Pupils preparing for the Hong Kong Diploma of Secondary Education can breathe a sigh of relief at growing international recognition for the new exam.
More than 20 British universities have released their entry requirements for candidates taking the diploma, after it was rated against other qualifications in the admissions tariff of Britain's Universities and Colleges Admissions Service (UCAS) last year.
The UCAS tariff is widely used by admissions staff around the world to assess the standard of unfamiliar qualifications, though the agency has cautioned that its ratings are not binding on universities, which set their own admission requirements.
A score of level 5* in the diploma is worth 130 tariff points, equivalent to grade 7 in the International Baccalaureate (IB) Higher Level Certificate, while level 5 is rated 120, equal to an A in the British GCE A-level.
UCAS tariff points have been allocated to 23 Hong Kong diploma subjects, and the compulsory and extended parts of maths, while the highest score, 5**, is yet to be rated, pending receipt of candidate evidence next year, UCAS says.
Research-led universities in Britain's Russell Group are typically demanding at least three Hong Kong diploma subjects at level 5 or 4, plus additional requirements for particular subjects.
Bristol University requires three electives at scores ranging from level 5* plus two level 5s to three level 4s, depending on the programme, plus level 3 or above in all the diploma's core subjects. A new A* grade in the British A-level that was introduced last year has been rated at 140 points on the UCAS tariff and a few highly ranked universities in Britain are demanding one or more A* grades this year. They also tend to ask for higher grades for the diploma.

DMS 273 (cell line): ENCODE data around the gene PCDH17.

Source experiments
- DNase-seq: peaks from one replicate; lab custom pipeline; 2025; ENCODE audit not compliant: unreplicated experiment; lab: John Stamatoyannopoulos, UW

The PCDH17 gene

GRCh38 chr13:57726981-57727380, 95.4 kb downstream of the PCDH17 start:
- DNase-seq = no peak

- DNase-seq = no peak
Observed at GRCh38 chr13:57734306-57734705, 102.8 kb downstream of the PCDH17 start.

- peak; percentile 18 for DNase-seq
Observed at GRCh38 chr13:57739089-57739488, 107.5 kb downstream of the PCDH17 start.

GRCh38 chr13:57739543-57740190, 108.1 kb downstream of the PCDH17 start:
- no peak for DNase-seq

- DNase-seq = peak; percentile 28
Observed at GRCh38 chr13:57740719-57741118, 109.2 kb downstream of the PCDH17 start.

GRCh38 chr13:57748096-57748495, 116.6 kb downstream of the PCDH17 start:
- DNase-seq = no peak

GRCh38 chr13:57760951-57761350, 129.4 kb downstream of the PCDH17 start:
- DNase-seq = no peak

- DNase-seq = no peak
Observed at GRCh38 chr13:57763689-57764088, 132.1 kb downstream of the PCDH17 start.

The University of Cambridge, for example, which now requires two As and one A* in British A-levels, is demanding two Hong Kong diploma subjects at level 5* and one at level 5 as its general entrance requirement.
Cambridge will set its requirement for the diploma's English paper after the first sitting of the exam next year. It currently requires applicants to score 7 across all parts of the International English Language Testing System test.
Katherine Forestier, director of education and society at the British Council Hong Kong, says the diploma will actually make it easier for the best and brightest Hong Kong students to get into top British universities.
This is because the diploma is more comparable to British A-levels than was the Hong Kong Advanced Level Examination (HKALE). 'In 2010, less than 4 per cent of results achieved grade A in HKALE - a similar proportion to at least a decade ago - compared with 26 per cent in GCE A-level,' she says.
'Although HKALE has been regarded as comparable to GCE A-levels, the two sets of qualifications have diverged over the last decade so that the grading isn't comparable, though some universities have continued to treat them as so. This has made it tougher to apply to [these institutions] with HKALE.'